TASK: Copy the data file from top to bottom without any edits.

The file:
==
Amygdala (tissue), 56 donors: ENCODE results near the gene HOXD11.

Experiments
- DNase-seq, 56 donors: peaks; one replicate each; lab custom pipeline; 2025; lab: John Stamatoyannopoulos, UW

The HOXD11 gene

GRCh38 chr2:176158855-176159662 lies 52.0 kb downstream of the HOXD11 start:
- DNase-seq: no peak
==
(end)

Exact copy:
Amygdala (tissue), 56 donors: ENCODE results near the gene HOXD11.

Experiments
- DNase-seq, 56 donors: peaks; one replicate each; lab custom pipeline; 2025; lab: John Stamatoyannopoulos, UW

The HOXD11 gene

GRCh38 chr2:176158855-176159662 lies 52.0 kb downstream of the HOXD11 start:
- DNase-seq: no peak